Under Pressure

As we boarded the plan from Lukla back to Katmandu, we all felt happy with the high of having made it to Everest Base Camp. I was still nervous about the short flight in the tiny, unpressurized plane but I figured that odds were with us and we already had to worst behind us.

As we boarded the plane we talked excitedly about our plans for arriving in Katmandu. Hot showers, good food, and a day of relaxing. We couldn’t have been more excited.

The plane took off and we cruised up to the now familiar view of the Himalayan Mountains. The flight was short, and within twenty minutes we were approaching Katmandu. I started to feel a pressure in my ears – the feeling you get as they start to pop. I’ve never had a problem with my ears popping on flights before, but for some reason this time I could not clear them. I tried swallowing, pretending to chew and plugging my nose while blowing against my ears.

As the plane started to land, the pressure built more and more until it was all I could think about. I pressed my hands on either side of my head and squeezed as hard as could until the wheels touched down. Finally, with a huge painful pop and a rush of air I felt my ears clear. Immediate relief. I felt 100 times better.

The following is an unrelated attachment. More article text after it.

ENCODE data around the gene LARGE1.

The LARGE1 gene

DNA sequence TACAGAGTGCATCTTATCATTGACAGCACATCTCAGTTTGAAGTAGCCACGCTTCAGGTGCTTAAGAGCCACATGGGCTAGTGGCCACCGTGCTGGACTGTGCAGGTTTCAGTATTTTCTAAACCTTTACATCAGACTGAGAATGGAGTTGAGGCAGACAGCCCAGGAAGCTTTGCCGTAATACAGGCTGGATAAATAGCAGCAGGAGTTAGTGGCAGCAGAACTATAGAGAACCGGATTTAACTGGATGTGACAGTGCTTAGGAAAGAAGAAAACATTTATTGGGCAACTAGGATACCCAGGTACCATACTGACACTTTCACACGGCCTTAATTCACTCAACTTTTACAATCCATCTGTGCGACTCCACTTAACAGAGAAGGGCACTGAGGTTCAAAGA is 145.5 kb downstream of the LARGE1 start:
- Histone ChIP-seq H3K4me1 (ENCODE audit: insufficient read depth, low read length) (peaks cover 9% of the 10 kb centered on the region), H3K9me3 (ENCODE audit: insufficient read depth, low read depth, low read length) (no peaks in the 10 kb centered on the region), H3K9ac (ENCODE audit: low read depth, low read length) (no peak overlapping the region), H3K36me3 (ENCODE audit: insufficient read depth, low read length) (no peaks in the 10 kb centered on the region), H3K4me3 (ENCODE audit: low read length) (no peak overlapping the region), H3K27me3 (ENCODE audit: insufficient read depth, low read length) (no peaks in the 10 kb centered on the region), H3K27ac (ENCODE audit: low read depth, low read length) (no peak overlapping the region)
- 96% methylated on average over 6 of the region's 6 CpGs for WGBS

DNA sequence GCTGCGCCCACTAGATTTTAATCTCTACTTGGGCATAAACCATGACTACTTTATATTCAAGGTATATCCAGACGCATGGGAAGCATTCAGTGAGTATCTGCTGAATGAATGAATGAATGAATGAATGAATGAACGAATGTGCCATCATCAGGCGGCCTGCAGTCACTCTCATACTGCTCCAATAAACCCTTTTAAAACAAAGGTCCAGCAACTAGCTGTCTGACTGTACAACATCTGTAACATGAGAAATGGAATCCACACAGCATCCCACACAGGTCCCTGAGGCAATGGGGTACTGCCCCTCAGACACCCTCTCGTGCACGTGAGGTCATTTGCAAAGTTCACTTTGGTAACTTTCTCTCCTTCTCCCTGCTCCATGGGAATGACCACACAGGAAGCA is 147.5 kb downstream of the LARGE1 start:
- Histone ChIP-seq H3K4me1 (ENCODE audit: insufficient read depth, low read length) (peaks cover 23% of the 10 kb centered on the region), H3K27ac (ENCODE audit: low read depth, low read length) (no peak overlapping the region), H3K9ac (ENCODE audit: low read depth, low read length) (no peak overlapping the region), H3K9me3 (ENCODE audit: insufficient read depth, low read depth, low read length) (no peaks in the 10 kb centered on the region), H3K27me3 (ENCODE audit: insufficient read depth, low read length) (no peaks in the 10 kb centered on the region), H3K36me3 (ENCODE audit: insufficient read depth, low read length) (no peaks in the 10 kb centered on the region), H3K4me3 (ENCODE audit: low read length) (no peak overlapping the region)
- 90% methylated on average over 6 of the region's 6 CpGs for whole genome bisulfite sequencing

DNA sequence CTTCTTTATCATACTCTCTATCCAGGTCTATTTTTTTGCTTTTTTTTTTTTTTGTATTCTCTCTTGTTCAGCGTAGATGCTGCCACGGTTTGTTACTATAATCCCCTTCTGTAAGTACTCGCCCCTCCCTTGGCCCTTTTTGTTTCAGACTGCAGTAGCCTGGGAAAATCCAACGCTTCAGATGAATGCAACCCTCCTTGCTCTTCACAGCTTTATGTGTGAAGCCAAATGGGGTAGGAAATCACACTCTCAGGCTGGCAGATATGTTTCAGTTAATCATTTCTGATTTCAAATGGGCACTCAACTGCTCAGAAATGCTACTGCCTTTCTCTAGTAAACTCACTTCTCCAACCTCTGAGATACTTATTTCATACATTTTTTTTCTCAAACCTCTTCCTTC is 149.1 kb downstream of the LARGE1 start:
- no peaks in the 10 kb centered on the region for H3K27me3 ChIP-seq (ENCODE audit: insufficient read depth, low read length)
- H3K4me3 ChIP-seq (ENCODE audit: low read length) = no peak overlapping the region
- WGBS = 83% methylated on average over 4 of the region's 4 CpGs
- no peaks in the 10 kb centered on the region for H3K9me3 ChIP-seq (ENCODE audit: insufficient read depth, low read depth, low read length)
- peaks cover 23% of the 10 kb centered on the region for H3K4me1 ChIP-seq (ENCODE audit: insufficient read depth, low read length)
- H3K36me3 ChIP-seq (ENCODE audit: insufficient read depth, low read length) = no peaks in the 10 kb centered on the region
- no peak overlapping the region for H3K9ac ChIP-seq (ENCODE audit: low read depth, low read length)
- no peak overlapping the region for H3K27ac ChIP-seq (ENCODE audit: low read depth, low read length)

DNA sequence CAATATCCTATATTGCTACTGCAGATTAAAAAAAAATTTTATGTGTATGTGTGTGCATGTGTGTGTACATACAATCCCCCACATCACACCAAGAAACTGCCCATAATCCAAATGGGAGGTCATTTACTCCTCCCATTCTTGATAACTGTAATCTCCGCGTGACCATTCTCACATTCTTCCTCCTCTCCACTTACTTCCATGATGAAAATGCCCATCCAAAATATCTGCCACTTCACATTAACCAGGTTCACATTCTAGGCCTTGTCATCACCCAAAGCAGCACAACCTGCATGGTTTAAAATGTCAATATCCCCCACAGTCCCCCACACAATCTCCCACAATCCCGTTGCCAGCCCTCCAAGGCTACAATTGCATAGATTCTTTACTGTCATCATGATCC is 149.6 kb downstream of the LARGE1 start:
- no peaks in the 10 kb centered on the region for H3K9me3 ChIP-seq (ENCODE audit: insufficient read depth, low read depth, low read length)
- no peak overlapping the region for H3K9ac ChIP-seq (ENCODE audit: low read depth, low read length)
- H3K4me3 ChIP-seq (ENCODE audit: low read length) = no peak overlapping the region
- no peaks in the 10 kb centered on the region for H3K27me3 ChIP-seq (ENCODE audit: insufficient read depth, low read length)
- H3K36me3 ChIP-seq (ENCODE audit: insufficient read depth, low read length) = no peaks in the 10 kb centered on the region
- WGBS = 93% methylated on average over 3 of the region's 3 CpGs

Then, minutes later I felt the pressure begin again in my right ear. Soon it was just as bad it was on the plane. I tried again and again to pop my ears – plugging my nose and blowing harder and harder until it cleared. Moments later, the pressure started again. This went on and one for hours – gradually getting worse with the time between the pressure building getting shorter and shorter.

By 2 pm my right ear was so painful that all I wanted to do was lie in bed and feel bad for myself. I tried everything – drinking water, swallowing, taking sudafed. I did some internet research and thought maybe the issue was a blockage, so I tried some hydrogen peroxide drops. If anything, it just made it worse. Finally, I was desperate and the only option seemed to be the hospital.